libertarian

[lib-er-tair-ee-uhn]
noun
1.
a person who advocates liberty, especially with regard to thought or conduct.
2.
a person who maintains the doctrine of free will (distinguished from necessitarian ).
adjective
3.
advocating liberty or conforming to principles of liberty.
4.
maintaining the doctrine of free will.

Origin:
1780–90; libert(y) + -arian

libertarianism, noun
antilibertarian, adjective, noun
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Based on the Random House Dictionary, © Random House, Inc. 2014.
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World English Dictionary
libertarian (ˌlɪbəˈtɛərɪən)
 
n
1.  a believer in freedom of thought, expression, etc
2.  philosophy Compare determinism a believer in the doctrine of free will
 
adj
3.  of, relating to, or characteristic of a libertarian
 
[C18: from liberty]
 
liber'tarianism
 
n

Collins English Dictionary - Complete & Unabridged 10th Edition
2009 © William Collins Sons & Co. Ltd. 1979, 1986 © HarperCollins
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Etymonline
Word Origin & History

libertarian
1789, "one who holds the doctrine of free will" (opposed to necessitarian), from liberty (q.v.) on model of unitarian, etc. Political sense of "person advocating liberty in thought and conduct" is from 1878. U.S. Libertarian Party founded in Colorado, 1971.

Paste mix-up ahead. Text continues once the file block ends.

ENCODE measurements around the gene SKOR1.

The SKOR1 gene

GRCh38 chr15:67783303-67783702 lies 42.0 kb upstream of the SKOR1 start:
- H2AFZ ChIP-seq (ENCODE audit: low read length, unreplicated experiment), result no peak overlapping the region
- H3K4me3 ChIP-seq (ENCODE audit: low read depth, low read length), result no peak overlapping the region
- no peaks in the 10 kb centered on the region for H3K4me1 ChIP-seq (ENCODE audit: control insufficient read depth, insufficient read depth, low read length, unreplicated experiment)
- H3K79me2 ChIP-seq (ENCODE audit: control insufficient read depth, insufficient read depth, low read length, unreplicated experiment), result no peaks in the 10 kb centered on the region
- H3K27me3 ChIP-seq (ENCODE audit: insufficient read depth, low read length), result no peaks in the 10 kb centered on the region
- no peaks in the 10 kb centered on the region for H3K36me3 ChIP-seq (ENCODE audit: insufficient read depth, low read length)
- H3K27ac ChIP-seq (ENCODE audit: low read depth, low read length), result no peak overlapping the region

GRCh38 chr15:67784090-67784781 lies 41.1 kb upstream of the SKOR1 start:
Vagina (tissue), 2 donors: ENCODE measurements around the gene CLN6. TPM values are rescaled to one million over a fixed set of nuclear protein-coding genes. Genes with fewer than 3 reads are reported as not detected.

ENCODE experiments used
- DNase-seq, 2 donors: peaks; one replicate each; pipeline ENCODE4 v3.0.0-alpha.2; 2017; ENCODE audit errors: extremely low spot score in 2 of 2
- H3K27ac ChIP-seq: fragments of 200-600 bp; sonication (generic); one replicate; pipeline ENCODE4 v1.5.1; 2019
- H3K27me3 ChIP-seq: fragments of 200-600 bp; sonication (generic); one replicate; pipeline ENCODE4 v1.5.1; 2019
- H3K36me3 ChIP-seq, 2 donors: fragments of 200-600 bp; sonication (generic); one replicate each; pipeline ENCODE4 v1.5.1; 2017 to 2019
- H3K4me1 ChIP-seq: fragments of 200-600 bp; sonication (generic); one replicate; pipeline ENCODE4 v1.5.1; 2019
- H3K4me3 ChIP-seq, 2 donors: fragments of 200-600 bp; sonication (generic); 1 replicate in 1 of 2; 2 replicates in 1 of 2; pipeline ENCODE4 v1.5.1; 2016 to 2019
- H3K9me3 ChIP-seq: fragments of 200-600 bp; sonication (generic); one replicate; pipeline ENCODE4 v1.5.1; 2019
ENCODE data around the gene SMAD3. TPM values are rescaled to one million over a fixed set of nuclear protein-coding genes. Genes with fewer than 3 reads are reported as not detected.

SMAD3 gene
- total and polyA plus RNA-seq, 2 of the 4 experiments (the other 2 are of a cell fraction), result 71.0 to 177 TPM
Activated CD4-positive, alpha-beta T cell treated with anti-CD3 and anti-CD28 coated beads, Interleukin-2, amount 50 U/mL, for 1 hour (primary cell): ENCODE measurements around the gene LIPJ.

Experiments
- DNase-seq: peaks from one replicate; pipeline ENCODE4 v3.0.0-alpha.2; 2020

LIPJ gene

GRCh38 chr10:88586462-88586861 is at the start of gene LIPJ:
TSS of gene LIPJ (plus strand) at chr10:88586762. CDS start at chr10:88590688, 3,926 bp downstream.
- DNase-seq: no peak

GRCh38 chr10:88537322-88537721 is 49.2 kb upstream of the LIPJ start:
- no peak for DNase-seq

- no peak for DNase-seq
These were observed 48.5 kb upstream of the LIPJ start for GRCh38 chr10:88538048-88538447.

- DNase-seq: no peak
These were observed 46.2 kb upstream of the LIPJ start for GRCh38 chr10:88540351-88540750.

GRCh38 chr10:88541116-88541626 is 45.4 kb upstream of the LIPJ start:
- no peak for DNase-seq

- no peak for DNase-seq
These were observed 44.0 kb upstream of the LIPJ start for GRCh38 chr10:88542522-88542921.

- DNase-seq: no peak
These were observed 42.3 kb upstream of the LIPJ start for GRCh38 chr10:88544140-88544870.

Online Etymology Dictionary, © 2010 Douglas Harper
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Example sentences
Libertarian progressivism distrusts big increases in government spending
  because that spending is likely to favor the privileged.
Other than a few references to my libertarian ideological positions, none of
  the personal elements are all that controversial.
Some people think that the libertarian viewpoint is undone by an increasing
  acceptance that people are not all that rational.
It's an ethic that libertarian industry leaders embrace openly.
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